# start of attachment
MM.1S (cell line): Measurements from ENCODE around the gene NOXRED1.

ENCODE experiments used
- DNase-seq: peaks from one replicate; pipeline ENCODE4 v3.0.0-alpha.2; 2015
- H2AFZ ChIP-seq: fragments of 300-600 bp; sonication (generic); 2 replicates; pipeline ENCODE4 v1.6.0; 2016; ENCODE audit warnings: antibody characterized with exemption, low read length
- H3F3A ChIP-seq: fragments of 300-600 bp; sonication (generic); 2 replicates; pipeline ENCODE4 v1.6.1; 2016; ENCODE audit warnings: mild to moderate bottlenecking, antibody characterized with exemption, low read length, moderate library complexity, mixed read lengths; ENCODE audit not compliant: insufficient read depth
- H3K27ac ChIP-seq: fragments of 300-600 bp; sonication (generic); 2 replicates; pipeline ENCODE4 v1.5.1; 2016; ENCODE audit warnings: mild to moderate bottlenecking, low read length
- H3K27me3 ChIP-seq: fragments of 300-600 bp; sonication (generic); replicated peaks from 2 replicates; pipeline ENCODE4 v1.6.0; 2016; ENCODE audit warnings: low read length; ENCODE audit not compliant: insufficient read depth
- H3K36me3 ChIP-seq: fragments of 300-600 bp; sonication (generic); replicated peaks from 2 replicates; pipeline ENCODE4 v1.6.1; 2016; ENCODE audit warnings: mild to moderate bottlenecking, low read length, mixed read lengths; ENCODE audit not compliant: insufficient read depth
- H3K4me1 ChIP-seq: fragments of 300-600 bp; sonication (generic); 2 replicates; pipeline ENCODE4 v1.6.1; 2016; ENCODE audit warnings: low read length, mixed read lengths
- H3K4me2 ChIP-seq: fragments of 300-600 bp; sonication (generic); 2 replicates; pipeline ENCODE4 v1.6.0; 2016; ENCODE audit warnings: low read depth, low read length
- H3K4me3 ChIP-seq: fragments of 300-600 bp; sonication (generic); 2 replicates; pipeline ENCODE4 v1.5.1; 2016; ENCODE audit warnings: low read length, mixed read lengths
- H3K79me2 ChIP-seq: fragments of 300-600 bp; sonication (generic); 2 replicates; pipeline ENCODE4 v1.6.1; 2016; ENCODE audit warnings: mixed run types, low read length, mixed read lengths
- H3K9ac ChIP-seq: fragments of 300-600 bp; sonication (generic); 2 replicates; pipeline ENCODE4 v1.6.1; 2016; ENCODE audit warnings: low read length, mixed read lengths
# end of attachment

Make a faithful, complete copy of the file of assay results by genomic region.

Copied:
MM.1S (cell line): Measurements from ENCODE around the gene NOXRED1.

ENCODE experiments used
- DNase-seq: peaks from one replicate; pipeline ENCODE4 v3.0.0-alpha.2; 2015
- H2AFZ ChIP-seq: fragments of 300-600 bp; sonication (generic); 2 replicates; pipeline ENCODE4 v1.6.0; 2016; ENCODE audit warnings: antibody characterized with exemption, low read length
- H3F3A ChIP-seq: fragments of 300-600 bp; sonication (generic); 2 replicates; pipeline ENCODE4 v1.6.1; 2016; ENCODE audit warnings: mild to moderate bottlenecking, antibody characterized with exemption, low read length, moderate library complexity, mixed read lengths; ENCODE audit not compliant: insufficient read depth
- H3K27ac ChIP-seq: fragments of 300-600 bp; sonication (generic); 2 replicates; pipeline ENCODE4 v1.5.1; 2016; ENCODE audit warnings: mild to moderate bottlenecking, low read length
- H3K27me3 ChIP-seq: fragments of 300-600 bp; sonication (generic); replicated peaks from 2 replicates; pipeline ENCODE4 v1.6.0; 2016; ENCODE audit warnings: low read length; ENCODE audit not compliant: insufficient read depth
- H3K36me3 ChIP-seq: fragments of 300-600 bp; sonication (generic); replicated peaks from 2 replicates; pipeline ENCODE4 v1.6.1; 2016; ENCODE audit warnings: mild to moderate bottlenecking, low read length, mixed read lengths; ENCODE audit not compliant: insufficient read depth
- H3K4me1 ChIP-seq: fragments of 300-600 bp; sonication (generic); 2 replicates; pipeline ENCODE4 v1.6.1; 2016; ENCODE audit warnings: low read length, mixed read lengths
- H3K4me2 ChIP-seq: fragments of 300-600 bp; sonication (generic); 2 replicates; pipeline ENCODE4 v1.6.0; 2016; ENCODE audit warnings: low read depth, low read length
- H3K4me3 ChIP-seq: fragments of 300-600 bp; sonication (generic); 2 replicates; pipeline ENCODE4 v1.5.1; 2016; ENCODE audit warnings: low read length, mixed read lengths
- H3K79me2 ChIP-seq: fragments of 300-600 bp; sonication (generic); 2 replicates; pipeline ENCODE4 v1.6.1; 2016; ENCODE audit warnings: mixed run types, low read length, mixed read lengths
- H3K9ac ChIP-seq: fragments of 300-600 bp; sonication (generic); 2 replicates; pipeline ENCODE4 v1.6.1; 2016; ENCODE audit warnings: low read length, mixed read lengths